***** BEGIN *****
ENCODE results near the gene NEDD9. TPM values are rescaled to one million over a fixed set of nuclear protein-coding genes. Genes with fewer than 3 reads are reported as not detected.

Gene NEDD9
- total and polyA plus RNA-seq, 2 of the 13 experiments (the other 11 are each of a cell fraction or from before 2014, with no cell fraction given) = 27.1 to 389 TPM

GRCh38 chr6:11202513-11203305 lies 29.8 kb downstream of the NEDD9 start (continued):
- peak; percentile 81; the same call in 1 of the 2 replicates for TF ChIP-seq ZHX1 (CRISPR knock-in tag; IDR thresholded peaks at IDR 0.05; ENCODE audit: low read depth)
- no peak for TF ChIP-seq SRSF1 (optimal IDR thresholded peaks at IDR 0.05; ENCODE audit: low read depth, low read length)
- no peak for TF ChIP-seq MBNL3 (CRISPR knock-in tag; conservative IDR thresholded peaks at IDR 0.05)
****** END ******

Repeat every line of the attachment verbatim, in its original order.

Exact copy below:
ENCODE results near the gene NEDD9. TPM values are rescaled to one million over a fixed set of nuclear protein-coding genes. Genes with fewer than 3 reads are reported as not detected.

Gene NEDD9
- total and polyA plus RNA-seq, 2 of the 13 experiments (the other 11 are each of a cell fraction or from before 2014, with no cell fraction given) = 27.1 to 389 TPM

GRCh38 chr6:11202513-11203305 lies 29.8 kb downstream of the NEDD9 start (continued):
- peak; percentile 81; the same call in 1 of the 2 replicates for TF ChIP-seq ZHX1 (CRISPR knock-in tag; IDR thresholded peaks at IDR 0.05; ENCODE audit: low read depth)
- no peak for TF ChIP-seq SRSF1 (optimal IDR thresholded peaks at IDR 0.05; ENCODE audit: low read depth, low read length)
- no peak for TF ChIP-seq MBNL3 (CRISPR knock-in tag; conservative IDR thresholded peaks at IDR 0.05)